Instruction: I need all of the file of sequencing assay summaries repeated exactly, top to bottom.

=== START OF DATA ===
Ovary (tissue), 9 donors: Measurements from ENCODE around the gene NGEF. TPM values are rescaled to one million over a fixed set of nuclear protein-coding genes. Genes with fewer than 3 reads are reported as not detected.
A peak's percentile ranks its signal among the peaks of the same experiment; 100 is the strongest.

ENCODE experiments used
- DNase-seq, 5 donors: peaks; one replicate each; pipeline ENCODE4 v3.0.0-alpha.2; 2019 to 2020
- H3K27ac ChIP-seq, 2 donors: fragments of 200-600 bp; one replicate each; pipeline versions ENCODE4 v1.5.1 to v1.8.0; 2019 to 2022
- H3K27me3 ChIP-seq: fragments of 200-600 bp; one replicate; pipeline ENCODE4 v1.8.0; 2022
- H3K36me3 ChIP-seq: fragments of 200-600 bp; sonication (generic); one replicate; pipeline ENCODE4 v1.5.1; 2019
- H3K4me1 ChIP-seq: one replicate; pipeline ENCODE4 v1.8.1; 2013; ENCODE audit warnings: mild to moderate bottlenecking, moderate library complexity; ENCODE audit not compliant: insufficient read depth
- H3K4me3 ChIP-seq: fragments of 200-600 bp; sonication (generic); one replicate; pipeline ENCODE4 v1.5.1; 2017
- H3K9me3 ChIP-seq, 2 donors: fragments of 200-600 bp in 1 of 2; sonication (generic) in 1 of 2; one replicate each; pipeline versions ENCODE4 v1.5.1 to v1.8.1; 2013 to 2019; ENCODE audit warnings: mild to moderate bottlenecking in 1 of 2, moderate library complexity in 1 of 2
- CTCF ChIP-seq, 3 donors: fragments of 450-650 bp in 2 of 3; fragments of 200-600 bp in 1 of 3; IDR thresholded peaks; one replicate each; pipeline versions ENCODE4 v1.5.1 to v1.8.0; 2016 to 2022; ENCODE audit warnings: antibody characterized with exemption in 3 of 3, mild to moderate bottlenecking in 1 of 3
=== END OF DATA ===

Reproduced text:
Ovary (tissue), 9 donors: Measurements from ENCODE around the gene NGEF. TPM values are rescaled to one million over a fixed set of nuclear protein-coding genes. Genes with fewer than 3 reads are reported as not detected.
A peak's percentile ranks its signal among the peaks of the same experiment; 100 is the strongest.

ENCODE experiments used
- DNase-seq, 5 donors: peaks; one replicate each; pipeline ENCODE4 v3.0.0-alpha.2; 2019 to 2020
- H3K27ac ChIP-seq, 2 donors: fragments of 200-600 bp; one replicate each; pipeline versions ENCODE4 v1.5.1 to v1.8.0; 2019 to 2022
- H3K27me3 ChIP-seq: fragments of 200-600 bp; one replicate; pipeline ENCODE4 v1.8.0; 2022
- H3K36me3 ChIP-seq: fragments of 200-600 bp; sonication (generic); one replicate; pipeline ENCODE4 v1.5.1; 2019
- H3K4me1 ChIP-seq: one replicate; pipeline ENCODE4 v1.8.1; 2013; ENCODE audit warnings: mild to moderate bottlenecking, moderate library complexity; ENCODE audit not compliant: insufficient read depth
- H3K4me3 ChIP-seq: fragments of 200-600 bp; sonication (generic); one replicate; pipeline ENCODE4 v1.5.1; 2017
- H3K9me3 ChIP-seq, 2 donors: fragments of 200-600 bp in 1 of 2; sonication (generic) in 1 of 2; one replicate each; pipeline versions ENCODE4 v1.5.1 to v1.8.1; 2013 to 2019; ENCODE audit warnings: mild to moderate bottlenecking in 1 of 2, moderate library complexity in 1 of 2
- CTCF ChIP-seq, 3 donors: fragments of 450-650 bp in 2 of 3; fragments of 200-600 bp in 1 of 3; IDR thresholded peaks; one replicate each; pipeline versions ENCODE4 v1.5.1 to v1.8.0; 2016 to 2022; ENCODE audit warnings: antibody characterized with exemption in 3 of 3, mild to moderate bottlenecking in 1 of 3